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Let's Encrypt CA not included in Ubuntu's CA bundle #2026

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pmontrasio opened this Issue Dec 26, 2015 · 2 comments

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@pmontrasio

pmontrasio commented Dec 26, 2015

I can't connect with curl and wget to my server from Ubuntu after I installed the certificate issued by Let's Encrypt. Firefox and Opera do. I must turn off certificate validation to get them to connect. The reason is that Let's Encrypt CA not included in Ubuntu's CA bundle. This might be distribution dependent because other distributions could already have Let's Encrypt in their list of CAs.
Tested on both Ubuntu 14.04 and 12.04.

14.04 $ dpkg -l curl wget ca-certificates
ii  ca-certificates    20141019ubuntu0.12 Common CA certificates
ii  curl               7.22.0-3ubuntu4.14 Get a file from an HTTP, HTTPS or FTP server
ii  wget               1.13.4-2ubuntu1.2  retrieves files from the web

12.04 $ dpkg -l curl wget ca-certificates
ii  ca-certificates    20141019ubuntu all            Common CA certificates
ii  curl               7.35.0-1ubuntu amd64          command line tool for transferring data wi
ii  wget               1.15-1ubuntu1. amd64          retrieves files from the web

According to both OSes the 3 packages are "already the newest version."
Given that Ubuntu is quite used on servers and that curl and wget could be used for server side automation tasks I suggest to work with the distributions and get Let's Encrypt added to the CAs bundle. Furthermore there are many other programs that fail to connect to Let's Encrypt sites possibly because of this reason. Example: this Ruby one liner fails

(I replaced the name of my server with example.com)

> HTTParty.get("https://www.example.com")
OpenSSL::SSL::SSLError: SSL_connect returned=1 errno=0 state=SSLv3 read server certificate B: certificate verify failed
...

This means that we can't use Let's Encrypt for sites that serve APIs consumed by other backend programs, unless we ask them to manually add Let's Encrypt to their CAs bundle.

Details of the curl and wget errors:

$ curl https://www.example.com

curl: (60) SSL certificate problem, verify that the CA cert is OK. Details:
error:14090086:SSL routines:SSL3_GET_SERVER_CERTIFICATE:certificate verify failed
More details here: http://curl.haxx.se/docs/sslcerts.html

curl performs SSL certificate verification by default, using a "bundle"
 of Certificate Authority (CA) public keys (CA certs). If the default
 bundle file isn't adequate, you can specify an alternate file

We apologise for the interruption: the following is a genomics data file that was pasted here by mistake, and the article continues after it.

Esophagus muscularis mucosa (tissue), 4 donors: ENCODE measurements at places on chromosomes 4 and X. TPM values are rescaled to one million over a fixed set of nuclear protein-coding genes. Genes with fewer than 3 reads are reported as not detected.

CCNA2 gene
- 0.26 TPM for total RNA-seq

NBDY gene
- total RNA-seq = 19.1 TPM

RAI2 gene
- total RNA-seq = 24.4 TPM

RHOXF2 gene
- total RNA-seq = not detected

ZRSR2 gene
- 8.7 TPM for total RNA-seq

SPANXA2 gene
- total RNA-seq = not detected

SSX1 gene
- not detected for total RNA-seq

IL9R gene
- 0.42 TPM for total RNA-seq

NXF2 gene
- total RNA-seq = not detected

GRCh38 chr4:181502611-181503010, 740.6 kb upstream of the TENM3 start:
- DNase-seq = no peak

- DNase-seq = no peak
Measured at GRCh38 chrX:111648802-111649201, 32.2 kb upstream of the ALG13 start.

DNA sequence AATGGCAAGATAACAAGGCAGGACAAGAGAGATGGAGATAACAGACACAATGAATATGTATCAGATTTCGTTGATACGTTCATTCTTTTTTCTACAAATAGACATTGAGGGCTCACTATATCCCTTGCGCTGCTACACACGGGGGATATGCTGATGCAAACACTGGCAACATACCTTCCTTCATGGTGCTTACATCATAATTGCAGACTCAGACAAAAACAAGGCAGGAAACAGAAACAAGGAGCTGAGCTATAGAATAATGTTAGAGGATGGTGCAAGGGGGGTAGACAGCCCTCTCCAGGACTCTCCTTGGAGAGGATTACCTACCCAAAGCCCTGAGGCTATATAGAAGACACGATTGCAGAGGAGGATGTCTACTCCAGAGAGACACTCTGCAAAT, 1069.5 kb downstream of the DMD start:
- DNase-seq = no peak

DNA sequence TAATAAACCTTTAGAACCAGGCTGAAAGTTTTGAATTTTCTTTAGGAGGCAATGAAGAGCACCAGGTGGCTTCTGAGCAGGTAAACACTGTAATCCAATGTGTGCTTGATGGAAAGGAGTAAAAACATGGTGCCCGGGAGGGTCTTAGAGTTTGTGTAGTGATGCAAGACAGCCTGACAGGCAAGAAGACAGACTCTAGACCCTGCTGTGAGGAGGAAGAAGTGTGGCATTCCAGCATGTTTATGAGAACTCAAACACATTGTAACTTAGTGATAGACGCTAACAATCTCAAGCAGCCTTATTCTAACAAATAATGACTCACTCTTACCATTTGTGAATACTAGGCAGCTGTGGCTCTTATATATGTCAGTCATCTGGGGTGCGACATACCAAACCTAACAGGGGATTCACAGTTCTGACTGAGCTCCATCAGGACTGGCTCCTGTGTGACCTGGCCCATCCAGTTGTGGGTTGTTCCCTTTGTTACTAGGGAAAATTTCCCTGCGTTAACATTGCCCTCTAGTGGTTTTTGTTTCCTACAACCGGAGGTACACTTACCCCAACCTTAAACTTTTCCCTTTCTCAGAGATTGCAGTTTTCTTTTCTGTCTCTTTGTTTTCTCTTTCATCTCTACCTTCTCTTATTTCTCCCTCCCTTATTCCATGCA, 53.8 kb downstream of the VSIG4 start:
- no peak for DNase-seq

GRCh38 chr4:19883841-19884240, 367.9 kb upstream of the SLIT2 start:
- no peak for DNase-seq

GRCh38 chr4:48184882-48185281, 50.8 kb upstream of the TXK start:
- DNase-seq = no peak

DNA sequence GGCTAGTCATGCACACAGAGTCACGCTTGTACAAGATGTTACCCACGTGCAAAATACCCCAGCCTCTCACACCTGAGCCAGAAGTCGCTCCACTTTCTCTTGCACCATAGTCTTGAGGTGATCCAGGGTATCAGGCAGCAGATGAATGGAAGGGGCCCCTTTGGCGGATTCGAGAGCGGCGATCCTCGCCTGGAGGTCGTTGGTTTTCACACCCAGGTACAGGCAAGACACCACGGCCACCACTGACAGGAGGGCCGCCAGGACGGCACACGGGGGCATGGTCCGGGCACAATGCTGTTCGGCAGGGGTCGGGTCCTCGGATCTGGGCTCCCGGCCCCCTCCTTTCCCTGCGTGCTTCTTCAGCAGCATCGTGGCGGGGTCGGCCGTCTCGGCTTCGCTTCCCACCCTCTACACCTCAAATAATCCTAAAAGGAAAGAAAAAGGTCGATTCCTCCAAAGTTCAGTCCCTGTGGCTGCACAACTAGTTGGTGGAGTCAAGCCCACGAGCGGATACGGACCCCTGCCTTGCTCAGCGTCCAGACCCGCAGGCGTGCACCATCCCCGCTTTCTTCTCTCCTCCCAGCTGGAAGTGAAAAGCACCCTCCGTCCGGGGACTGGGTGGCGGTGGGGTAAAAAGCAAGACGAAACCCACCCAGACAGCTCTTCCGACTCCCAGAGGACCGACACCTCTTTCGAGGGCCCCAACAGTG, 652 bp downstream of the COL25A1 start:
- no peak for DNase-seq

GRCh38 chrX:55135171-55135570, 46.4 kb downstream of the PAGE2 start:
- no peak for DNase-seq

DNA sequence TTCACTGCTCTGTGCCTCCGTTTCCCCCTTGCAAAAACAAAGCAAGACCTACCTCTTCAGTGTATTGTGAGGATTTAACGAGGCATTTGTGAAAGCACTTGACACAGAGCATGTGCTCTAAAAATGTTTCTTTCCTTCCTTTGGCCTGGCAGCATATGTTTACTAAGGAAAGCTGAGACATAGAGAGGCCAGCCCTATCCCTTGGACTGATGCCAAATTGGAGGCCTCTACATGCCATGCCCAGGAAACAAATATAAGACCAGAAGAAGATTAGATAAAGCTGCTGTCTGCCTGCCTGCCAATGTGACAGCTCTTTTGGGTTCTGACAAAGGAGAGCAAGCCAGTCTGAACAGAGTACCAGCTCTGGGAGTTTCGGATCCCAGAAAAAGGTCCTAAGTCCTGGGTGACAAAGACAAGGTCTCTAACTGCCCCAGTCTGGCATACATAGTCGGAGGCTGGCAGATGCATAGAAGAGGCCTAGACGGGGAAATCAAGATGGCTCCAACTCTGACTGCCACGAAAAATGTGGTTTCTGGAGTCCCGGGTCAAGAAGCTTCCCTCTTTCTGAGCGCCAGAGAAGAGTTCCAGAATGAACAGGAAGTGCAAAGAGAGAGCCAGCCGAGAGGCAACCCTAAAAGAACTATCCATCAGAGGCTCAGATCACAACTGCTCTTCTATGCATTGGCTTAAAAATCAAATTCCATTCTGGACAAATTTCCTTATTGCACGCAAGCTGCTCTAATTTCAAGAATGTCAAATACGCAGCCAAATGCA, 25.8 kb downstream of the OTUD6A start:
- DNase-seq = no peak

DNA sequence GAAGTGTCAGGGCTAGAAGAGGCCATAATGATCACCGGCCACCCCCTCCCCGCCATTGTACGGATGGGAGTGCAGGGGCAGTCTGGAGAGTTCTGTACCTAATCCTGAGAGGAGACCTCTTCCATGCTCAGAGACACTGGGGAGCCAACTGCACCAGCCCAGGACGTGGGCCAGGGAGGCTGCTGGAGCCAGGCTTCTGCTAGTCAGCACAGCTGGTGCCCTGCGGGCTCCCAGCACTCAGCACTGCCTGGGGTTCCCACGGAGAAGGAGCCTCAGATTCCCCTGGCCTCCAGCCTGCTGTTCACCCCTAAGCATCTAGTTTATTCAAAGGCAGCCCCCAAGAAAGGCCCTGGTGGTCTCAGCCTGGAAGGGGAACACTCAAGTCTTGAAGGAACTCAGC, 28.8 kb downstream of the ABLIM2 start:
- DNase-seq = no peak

using the --cacert option.
If this HTTPS server uses a certificate signed by a CA represented in
 the bundle, the certificate verification probably failed due to a
 problem with the certificate (it might be expired, or the name might
 not match the domain name in the URL).
If you'd like to turn off curl's verification of the certificate, use
 the -k (or --insecure) option.

$ wget https://www.example.com
--2015-12-26 11:34:56--  https://www.example.com
Resolving www.example.com (www.example.com)... x.x.x.x
Connecting to www.example.com (www.example.com)|x.x.x.x|:443... connected.
ERROR: cannot verify www.example.com's certificate, issued by `/C=US/O=Let\'s Encrypt/CN=Let\'s Encrypt Authority X1':
  Unable to locally verify the issuer's authority.
To connect to www.example.com insecurely, use `--no-check-certificate'.
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schoen Dec 26, 2015

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The Let's Encrypt CA isn't supposed to be included in anybody's CA
bundle yet. There was no prior attempt to get anyone to do so, and these
efforts are not a required part of how Let's Encrypt will be trusted. See

https://letsencrypt.org/certificates/

The Let's Encrypt CA is signed by IdenTrust, which is trusted by
Ubuntu. When you get an error about unknown CA, it probably means that
you forgot to serve the intermediate cert (the chain, which you can find
in chain.pem or fullchain.pem depending on what server software
you're using). You might not notice this in a browser because the
browsers cache intermediate certs, while curl doesn't.

If you can get curl to accept https://helloworld.letsencrypt.org/ (as
I can on Ubuntu), try checking that you're serving the chain, not just
the end-entity cert.

Contributor

schoen commented Dec 26, 2015

The Let's Encrypt CA isn't supposed to be included in anybody's CA
bundle yet. There was no prior attempt to get anyone to do so, and these
efforts are not a required part of how Let's Encrypt will be trusted. See

https://letsencrypt.org/certificates/

The Let's Encrypt CA is signed by IdenTrust, which is trusted by
Ubuntu. When you get an error about unknown CA, it probably means that
you forgot to serve the intermediate cert (the chain, which you can find
in chain.pem or fullchain.pem depending on what server software
you're using). You might not notice this in a browser because the
browsers cache intermediate certs, while curl doesn't.

If you can get curl to accept https://helloworld.letsencrypt.org/ (as
I can on Ubuntu), try checking that you're serving the chain, not just
the end-entity cert.

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pmontrasio Dec 26, 2015

Thanks! I used fullchain.pem instead of cert.pem and curl and wget started working. I was mislead by my ignorance and by an answer to #1736. To skew the odds in favour of the correct configuration I wrote a short post about it. I'll also write a comment to that issue.

pmontrasio commented Dec 26, 2015

Thanks! I used fullchain.pem instead of cert.pem and curl and wget started working. I was mislead by my ignorance and by an answer to #1736. To skew the odds in favour of the correct configuration I wrote a short post about it. I'll also write a comment to that issue.

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